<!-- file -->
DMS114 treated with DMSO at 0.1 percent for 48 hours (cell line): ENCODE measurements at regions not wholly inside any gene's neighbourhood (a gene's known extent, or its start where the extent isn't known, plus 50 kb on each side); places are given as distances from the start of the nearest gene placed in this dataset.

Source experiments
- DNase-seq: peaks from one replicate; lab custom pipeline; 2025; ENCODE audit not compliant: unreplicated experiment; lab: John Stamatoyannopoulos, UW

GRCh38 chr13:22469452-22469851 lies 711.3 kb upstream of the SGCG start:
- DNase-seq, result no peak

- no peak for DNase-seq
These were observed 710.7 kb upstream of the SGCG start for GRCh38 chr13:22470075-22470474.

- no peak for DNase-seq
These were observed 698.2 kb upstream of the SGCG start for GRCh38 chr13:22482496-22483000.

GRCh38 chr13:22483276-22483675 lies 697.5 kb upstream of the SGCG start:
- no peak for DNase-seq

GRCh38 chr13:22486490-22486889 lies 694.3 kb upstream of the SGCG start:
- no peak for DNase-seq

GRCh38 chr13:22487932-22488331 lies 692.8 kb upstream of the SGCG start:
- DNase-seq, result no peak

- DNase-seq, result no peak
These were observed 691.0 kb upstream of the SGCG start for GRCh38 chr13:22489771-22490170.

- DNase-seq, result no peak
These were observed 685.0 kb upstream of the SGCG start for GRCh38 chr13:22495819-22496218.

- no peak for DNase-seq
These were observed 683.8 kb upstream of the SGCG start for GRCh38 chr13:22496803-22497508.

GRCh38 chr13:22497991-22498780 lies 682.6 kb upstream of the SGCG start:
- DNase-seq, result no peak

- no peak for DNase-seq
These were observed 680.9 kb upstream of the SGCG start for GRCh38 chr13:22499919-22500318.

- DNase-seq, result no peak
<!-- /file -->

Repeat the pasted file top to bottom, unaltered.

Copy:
DMS114 treated with DMSO at 0.1 percent for 48 hours (cell line): ENCODE measurements at regions not wholly inside any gene's neighbourhood (a gene's known extent, or its start where the extent isn't known, plus 50 kb on each side); places are given as distances from the start of the nearest gene placed in this dataset.

Source experiments
- DNase-seq: peaks from one replicate; lab custom pipeline; 2025; ENCODE audit not compliant: unreplicated experiment; lab: John Stamatoyannopoulos, UW

GRCh38 chr13:22469452-22469851 lies 711.3 kb upstream of the SGCG start:
- DNase-seq, result no peak

- no peak for DNase-seq
These were observed 710.7 kb upstream of the SGCG start for GRCh38 chr13:22470075-22470474.

- no peak for DNase-seq
These were observed 698.2 kb upstream of the SGCG start for GRCh38 chr13:22482496-22483000.

GRCh38 chr13:22483276-22483675 lies 697.5 kb upstream of the SGCG start:
- no peak for DNase-seq

GRCh38 chr13:22486490-22486889 lies 694.3 kb upstream of the SGCG start:
- no peak for DNase-seq

GRCh38 chr13:22487932-22488331 lies 692.8 kb upstream of the SGCG start:
- DNase-seq, result no peak

- DNase-seq, result no peak
These were observed 691.0 kb upstream of the SGCG start for GRCh38 chr13:22489771-22490170.

- DNase-seq, result no peak
These were observed 685.0 kb upstream of the SGCG start for GRCh38 chr13:22495819-22496218.

- no peak for DNase-seq
These were observed 683.8 kb upstream of the SGCG start for GRCh38 chr13:22496803-22497508.

GRCh38 chr13:22497991-22498780 lies 682.6 kb upstream of the SGCG start:
- DNase-seq, result no peak

- no peak for DNase-seq
These were observed 680.9 kb upstream of the SGCG start for GRCh38 chr13:22499919-22500318.

- DNase-seq, result no peak